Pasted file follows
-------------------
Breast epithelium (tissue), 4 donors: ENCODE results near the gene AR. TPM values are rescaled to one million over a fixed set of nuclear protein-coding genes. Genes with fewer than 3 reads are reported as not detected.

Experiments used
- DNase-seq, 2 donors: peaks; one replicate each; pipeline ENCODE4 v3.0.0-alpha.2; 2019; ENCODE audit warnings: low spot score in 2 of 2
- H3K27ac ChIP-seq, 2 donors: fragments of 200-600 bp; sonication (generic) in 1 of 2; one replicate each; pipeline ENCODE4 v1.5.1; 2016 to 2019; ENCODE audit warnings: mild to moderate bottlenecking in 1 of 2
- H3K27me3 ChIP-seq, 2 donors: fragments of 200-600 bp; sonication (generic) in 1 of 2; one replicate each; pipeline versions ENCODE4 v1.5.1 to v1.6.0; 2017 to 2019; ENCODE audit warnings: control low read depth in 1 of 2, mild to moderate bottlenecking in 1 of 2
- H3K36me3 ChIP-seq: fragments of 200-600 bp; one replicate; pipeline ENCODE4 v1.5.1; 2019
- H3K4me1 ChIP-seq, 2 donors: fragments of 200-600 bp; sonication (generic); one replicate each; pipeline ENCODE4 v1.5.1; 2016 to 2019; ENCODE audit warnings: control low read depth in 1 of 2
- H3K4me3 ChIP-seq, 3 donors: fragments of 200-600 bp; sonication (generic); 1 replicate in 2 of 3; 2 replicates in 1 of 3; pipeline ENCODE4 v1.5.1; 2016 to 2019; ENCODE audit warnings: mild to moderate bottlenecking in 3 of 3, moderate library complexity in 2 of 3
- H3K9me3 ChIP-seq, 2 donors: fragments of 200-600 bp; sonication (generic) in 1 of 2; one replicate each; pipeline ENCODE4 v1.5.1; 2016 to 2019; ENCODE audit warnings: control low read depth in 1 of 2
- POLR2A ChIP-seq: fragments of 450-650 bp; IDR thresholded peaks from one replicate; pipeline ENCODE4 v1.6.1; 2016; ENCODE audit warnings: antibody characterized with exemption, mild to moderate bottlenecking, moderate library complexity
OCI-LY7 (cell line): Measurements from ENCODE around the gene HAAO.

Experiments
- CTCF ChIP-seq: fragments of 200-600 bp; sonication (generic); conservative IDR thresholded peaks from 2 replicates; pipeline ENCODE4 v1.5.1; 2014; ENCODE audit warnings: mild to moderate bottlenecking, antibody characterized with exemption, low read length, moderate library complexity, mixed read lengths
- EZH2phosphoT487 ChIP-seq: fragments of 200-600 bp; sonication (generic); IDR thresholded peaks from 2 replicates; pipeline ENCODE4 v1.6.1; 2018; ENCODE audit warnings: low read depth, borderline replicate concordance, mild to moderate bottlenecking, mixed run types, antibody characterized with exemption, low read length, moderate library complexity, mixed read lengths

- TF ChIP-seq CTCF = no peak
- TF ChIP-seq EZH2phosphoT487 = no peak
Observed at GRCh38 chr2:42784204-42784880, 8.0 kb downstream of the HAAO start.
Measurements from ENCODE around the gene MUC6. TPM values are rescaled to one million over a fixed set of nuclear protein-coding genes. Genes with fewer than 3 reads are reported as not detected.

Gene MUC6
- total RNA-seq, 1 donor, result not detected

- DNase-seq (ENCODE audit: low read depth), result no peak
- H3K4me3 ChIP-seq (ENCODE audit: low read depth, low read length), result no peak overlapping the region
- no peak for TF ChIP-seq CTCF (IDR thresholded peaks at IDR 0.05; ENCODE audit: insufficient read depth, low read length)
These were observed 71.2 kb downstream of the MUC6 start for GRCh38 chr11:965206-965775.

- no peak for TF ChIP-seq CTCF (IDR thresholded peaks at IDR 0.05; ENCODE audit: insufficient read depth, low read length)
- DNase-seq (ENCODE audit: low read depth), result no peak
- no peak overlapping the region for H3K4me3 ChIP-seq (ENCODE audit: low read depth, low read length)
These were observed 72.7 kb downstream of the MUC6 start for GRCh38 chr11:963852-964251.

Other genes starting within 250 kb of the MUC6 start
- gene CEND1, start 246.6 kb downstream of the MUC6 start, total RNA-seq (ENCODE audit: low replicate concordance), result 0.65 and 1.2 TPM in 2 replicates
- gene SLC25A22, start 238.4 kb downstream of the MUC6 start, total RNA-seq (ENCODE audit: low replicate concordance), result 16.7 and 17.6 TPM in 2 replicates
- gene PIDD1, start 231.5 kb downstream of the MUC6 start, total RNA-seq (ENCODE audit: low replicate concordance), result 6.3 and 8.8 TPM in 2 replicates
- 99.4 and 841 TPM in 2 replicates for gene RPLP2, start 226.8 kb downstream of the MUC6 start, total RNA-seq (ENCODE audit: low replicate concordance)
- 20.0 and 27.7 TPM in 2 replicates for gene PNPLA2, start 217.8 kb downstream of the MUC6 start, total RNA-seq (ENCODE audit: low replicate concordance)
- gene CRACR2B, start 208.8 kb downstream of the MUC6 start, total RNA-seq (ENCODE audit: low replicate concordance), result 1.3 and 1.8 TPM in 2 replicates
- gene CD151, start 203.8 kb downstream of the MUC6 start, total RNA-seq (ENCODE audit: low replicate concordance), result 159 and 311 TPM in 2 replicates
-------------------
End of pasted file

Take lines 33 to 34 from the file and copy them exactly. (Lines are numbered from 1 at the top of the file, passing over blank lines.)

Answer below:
- 99.4 and 841 TPM in 2 replicates for gene RPLP2, start 226.8 kb downstream of the MUC6 start, total RNA-seq (ENCODE audit: low replicate concordance)
- 20.0 and 27.7 TPM in 2 replicates for gene PNPLA2, start 217.8 kb downstream of the MUC6 start, total RNA-seq (ENCODE audit: low replicate concordance)